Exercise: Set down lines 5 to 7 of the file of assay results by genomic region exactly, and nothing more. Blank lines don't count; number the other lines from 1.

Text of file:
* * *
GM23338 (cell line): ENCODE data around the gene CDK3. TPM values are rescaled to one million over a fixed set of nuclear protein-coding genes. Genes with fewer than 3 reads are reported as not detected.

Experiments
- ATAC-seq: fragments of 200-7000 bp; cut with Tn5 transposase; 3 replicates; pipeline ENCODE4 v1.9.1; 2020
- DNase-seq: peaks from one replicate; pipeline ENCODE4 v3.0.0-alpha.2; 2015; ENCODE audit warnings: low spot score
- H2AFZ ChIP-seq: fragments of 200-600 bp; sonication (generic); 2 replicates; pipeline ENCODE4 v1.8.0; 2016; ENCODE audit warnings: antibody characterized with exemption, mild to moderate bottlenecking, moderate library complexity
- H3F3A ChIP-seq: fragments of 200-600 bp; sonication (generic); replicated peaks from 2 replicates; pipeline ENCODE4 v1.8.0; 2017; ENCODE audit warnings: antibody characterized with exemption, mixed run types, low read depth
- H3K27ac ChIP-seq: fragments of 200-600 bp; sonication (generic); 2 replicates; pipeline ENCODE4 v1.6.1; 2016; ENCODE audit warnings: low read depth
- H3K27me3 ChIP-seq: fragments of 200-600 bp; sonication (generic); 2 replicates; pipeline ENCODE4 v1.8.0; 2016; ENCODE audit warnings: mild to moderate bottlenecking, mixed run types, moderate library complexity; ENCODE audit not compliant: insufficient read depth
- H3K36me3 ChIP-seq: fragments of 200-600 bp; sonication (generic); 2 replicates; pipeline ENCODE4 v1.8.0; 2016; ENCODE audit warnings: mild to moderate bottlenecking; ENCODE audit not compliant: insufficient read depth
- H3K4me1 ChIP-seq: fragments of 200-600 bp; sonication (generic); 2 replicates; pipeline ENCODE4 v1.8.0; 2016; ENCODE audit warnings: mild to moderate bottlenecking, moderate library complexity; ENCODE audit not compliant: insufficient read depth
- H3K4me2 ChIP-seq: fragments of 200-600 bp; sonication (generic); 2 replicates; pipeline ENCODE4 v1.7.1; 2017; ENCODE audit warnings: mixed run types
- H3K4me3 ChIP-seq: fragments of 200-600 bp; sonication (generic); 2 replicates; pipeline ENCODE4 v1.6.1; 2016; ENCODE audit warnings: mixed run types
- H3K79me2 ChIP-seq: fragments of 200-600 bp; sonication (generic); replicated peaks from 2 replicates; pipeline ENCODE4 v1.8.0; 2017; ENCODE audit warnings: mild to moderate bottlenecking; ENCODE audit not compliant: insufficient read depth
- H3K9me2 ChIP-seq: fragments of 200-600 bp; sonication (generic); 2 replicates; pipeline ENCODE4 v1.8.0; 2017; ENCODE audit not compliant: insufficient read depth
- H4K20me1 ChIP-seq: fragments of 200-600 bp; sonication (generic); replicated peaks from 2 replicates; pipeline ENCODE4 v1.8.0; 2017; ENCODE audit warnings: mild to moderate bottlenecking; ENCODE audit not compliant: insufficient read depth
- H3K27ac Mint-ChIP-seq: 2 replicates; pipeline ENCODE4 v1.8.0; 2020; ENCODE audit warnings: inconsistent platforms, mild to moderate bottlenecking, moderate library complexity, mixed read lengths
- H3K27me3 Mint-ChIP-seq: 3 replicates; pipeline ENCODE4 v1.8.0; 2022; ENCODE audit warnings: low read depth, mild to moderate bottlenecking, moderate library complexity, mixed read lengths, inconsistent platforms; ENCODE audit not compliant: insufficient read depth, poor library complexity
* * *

- H2AFZ ChIP-seq: fragments of 200-600 bp; sonication (generic); 2 replicates; pipeline ENCODE4 v1.8.0; 2016; ENCODE audit warnings: antibody characterized with exemption, mild to moderate bottlenecking, moderate library complexity
- H3F3A ChIP-seq: fragments of 200-600 bp; sonication (generic); replicated peaks from 2 replicates; pipeline ENCODE4 v1.8.0; 2017; ENCODE audit warnings: antibody characterized with exemption, mixed run types, low read depth
- H3K27ac ChIP-seq: fragments of 200-600 bp; sonication (generic); 2 replicates; pipeline ENCODE4 v1.6.1; 2016; ENCODE audit warnings: low read depth